Journal of Applied Philosophy 33 (1):88-106 (2016)

Christoph Bublitz
Universität Hamburg
Promotion of pro-social attitudes and moral behaviour is a crucial and challenging task for social orders. As traditional ways such as moral education have some, but apparently and unfortunately only limited effect, some authors have suggested employing biomedical means such as pharmaceuticals or electrical stimulation of the brain to alter individual psychologies in a more direct way — moral bioenhancement. One of the salient questions in the nascent ethical debate concerns the impact of such interventions on human freedom. Advocates argue that moral bioenhancements do not pose a serious threat to freedom. This contention, however, is based on an overly narrow, if not impoverished, sense of freedom, which comprises only freedom of action and freedom of will. Mind-altering interventions primarily affect another sense of freedom: freedom of mind, a concept that has not received much attention although it should rank among the most important legal and political freedoms. The article introduces three senses of mental freedom potentially infringed upon by moral bioenhancement and places it in a broader perspective. Ignorance of mental freedom has far-ranging consequences for the shape of the political and legal order at large. As many advocates are apparently not aware of the freedoms they seek to undermine, their calls for moral enhancement programmes are dangerously premature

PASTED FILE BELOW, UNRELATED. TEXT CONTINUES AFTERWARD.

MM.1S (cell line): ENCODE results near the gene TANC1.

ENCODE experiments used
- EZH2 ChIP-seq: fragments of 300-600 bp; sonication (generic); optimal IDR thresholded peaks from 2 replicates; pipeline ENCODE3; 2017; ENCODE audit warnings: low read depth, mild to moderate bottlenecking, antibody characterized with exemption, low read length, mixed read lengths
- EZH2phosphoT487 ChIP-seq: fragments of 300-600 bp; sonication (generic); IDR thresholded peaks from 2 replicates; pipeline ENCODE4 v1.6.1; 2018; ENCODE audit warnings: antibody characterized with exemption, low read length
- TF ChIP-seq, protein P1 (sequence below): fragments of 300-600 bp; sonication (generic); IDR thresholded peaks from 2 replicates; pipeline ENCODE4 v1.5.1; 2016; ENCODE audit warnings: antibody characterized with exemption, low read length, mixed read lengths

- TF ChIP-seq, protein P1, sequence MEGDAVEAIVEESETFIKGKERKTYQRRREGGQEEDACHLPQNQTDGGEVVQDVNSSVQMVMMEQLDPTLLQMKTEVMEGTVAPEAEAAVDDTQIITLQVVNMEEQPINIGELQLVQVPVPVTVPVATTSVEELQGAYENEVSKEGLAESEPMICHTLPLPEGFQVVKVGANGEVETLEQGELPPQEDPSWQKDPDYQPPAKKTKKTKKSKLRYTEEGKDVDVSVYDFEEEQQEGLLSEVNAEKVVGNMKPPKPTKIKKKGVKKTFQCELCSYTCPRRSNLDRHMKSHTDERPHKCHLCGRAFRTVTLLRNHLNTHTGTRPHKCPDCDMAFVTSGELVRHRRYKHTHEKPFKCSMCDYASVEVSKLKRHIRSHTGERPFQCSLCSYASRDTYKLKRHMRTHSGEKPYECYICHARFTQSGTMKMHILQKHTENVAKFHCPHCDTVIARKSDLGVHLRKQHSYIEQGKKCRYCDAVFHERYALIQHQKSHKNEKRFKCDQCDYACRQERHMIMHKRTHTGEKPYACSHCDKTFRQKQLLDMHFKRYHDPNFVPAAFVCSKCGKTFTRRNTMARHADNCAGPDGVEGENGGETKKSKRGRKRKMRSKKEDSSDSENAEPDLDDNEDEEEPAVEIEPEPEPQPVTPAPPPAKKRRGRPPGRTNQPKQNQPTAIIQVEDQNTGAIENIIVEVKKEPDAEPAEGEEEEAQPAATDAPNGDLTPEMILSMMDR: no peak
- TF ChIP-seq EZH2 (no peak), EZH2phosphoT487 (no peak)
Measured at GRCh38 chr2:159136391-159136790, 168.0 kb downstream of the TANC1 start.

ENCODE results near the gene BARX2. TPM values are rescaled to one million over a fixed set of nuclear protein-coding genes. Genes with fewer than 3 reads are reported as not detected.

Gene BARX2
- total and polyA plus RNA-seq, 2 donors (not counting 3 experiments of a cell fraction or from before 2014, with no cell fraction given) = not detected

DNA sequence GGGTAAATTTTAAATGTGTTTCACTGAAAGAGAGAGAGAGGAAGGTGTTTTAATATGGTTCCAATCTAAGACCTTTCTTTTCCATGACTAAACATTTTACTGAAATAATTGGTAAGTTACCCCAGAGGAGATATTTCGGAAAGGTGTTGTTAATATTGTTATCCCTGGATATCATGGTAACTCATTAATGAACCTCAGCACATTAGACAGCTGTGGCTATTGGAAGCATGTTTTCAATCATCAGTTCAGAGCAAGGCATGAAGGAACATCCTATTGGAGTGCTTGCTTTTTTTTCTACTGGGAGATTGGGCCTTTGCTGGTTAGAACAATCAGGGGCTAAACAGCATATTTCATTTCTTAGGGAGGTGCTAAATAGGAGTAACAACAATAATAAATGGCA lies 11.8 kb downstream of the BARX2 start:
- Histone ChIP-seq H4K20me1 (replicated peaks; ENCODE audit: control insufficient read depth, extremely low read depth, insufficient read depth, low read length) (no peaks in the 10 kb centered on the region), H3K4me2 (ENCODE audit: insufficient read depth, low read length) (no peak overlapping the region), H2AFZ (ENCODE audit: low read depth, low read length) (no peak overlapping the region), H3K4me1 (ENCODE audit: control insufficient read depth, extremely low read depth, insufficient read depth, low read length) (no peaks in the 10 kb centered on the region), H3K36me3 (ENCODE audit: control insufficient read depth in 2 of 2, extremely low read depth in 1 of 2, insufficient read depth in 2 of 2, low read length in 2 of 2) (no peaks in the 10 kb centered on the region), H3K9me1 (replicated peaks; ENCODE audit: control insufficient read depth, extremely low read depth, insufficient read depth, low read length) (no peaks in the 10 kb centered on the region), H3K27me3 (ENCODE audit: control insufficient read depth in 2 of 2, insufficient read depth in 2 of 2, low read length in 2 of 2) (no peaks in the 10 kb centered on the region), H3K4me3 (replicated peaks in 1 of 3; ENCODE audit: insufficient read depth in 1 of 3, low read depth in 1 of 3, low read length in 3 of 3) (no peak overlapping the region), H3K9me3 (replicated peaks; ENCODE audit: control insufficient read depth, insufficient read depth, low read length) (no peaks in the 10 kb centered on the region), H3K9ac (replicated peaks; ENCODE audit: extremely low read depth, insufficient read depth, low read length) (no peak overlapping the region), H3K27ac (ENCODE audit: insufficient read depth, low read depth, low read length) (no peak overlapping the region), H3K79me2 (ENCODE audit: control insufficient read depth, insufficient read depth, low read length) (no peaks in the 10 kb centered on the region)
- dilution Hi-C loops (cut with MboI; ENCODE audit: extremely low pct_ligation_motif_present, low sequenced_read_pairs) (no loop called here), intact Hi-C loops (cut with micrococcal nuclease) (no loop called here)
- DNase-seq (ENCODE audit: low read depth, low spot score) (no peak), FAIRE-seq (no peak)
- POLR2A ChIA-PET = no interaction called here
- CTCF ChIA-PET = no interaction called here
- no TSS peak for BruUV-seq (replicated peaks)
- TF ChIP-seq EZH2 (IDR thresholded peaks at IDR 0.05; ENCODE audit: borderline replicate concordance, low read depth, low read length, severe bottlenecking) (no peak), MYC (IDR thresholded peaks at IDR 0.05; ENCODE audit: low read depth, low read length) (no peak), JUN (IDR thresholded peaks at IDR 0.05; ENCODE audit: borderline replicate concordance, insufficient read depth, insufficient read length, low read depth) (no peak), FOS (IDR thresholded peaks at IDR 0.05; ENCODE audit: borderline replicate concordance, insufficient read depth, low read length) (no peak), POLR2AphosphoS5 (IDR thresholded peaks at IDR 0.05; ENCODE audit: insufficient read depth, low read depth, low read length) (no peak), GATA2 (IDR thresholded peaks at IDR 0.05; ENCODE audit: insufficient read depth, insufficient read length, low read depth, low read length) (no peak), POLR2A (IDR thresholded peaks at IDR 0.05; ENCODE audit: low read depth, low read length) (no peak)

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DOI 10.1111/japp.12108
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